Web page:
We tried to fix this, but the leaders of the other party wouldn’t even allow it to come up for a vote. They want to keep the public in the dark…

A little later in Maryland, President Obama again opined on what he saw as insufficient disclosure:

“We learned that one of the largest groups paying for these ads regularly takes in money from foreign corporations,” Obama said, without mentioning the Chamber, often a fierce critic of his administration, by name.

“So groups that receive foreign money are spending huge sums to influence American elections, and they won’t tell you where the money for their ads come from,” Obama charged before a crowd estimated at 4,000 people, mostly students…

“This is a threat to our democracy. The American people deserve to know who’s trying to sway their elections.”

And Congressman Chris Van Hollen, primary sponsor of the House version of the DISCLOSE Act, was more blunt in his assessment of why private organizations didn’t need to keep their membership and donor lists private:

“If you have nothing to hide, you have nothing to fear.”

And not to be outdone in fulminating against privacy, Democracy 21 president Fred Wertheimer earlier this week ranted against the U.S. Chamber of Commerce’s opposition to President Obama’s proposed executive order concerning government contractors:

…Chamber of Commerce lobbyist R. Bruce Josten is quoted as saying that an Executive Order being considered by the White House to require government contractors to disclose their campaign finance activities “is meant to have a chilling effect.”

According to the article, “Mr. Josten said that the order as drafted would stifle free speech rights for businesses that worked with the government by subjecting them to harassment and protests if their political spending was disclosed.”

…The Josten attack represents a continuation of efforts by the Chamber of Commerce that began in the last Congress with their opposition to the DISCLOSE Act in order to keep secret from the American people the sources of corporate funds being spent to influence federal elections.

Mr. Josten’s absurd position takes an “Alice-in-Wonderland” approach to transparency, a fundamental principle of our democracy and democracies all over the world.

The comments by Mr. Josten represent just one more round of red herring arguments being made by the Chamber of Commerce in order to keep secret from the American people the sources of the tens of millions of dollars the Chamber is spending to influence federal elections…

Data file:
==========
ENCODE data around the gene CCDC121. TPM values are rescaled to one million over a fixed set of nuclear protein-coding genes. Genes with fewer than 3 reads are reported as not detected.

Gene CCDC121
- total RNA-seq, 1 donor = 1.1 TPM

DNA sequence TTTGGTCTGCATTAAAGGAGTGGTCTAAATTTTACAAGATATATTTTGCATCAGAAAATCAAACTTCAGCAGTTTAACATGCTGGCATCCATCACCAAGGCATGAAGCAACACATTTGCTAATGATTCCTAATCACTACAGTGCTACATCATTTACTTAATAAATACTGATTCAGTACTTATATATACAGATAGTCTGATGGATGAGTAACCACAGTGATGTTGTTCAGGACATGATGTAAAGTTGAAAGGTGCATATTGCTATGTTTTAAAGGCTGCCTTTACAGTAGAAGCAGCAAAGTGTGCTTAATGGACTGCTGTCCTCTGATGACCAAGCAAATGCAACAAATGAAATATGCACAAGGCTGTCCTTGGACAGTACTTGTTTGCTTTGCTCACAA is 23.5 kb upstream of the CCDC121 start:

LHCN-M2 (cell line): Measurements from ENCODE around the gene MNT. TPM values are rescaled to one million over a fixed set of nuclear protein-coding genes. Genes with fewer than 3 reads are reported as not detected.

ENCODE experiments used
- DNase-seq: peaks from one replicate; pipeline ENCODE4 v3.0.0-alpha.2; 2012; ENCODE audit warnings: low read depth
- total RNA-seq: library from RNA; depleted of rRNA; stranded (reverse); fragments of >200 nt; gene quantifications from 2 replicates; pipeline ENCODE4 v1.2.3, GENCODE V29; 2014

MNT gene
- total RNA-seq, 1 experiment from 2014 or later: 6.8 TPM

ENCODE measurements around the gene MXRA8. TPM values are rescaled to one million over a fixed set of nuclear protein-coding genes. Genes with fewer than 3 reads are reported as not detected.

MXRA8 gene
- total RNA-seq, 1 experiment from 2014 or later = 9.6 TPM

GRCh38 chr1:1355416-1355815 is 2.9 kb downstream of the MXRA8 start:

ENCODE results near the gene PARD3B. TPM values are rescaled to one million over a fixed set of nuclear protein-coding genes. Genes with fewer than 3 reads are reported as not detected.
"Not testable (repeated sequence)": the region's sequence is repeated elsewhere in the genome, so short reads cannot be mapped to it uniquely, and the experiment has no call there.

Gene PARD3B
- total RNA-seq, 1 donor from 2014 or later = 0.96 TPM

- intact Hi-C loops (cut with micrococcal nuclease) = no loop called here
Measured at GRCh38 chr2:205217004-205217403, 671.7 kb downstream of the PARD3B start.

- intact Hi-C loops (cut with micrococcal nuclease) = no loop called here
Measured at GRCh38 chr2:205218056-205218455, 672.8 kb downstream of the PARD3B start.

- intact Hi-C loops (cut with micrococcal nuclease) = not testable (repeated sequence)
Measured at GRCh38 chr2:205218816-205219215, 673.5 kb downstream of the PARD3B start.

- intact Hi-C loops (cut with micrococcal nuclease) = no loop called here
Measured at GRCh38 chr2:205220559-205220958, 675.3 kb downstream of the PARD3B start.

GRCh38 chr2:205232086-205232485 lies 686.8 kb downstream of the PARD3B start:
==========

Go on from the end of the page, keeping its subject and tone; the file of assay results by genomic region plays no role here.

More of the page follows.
Transparency is universally viewed by democracies as an essential means to ensure that citizens are informed about the actions of their governments and as a key to preventing government corruption…

The Supreme Court by an 8 to 1 majority in the Citizens United case supported campaign finance disclosure and flat-out rejected the kind of claims raised by Mr. Josten that disclosure stifles free speech and is meant to have a chilling effect…

Needless to say, these are views that we at the Center for Competitive Politics do not share. But, from the ‘reform’ perspective, it’s pretty clear that they do not see any legitimate reason at all for an organization that engages in some political speech as part of their larger mission to not reveal its donors.

So then, why exactly are advocates of increased disclosure not willing to disclose the donors to Priorities USA, the 501(c)4 organization being formed to support Democrats? If, as Congressman Van Hollen asserts, “if you have nothing to hide, you have nothing to fear,” then what possible rationale could the ‘reformers’ at Priorities USA have for not revealing their donors?

Perhaps they have learned what we in the First Amendment camp have long known, that there are a number of reasonable and entirely legitimate reasons why someone might not want to have their personal political views and activities broadcast to the world, and recognize that forced disclosure would limit the willingness of citizens, corporations, and unions to contribute, thereby limiting their funding. In other words, chill free speech.

It would be an interesting question for a reporter to ask, I think.

The Center for Competitive Politics is now the Institute for Free Speech.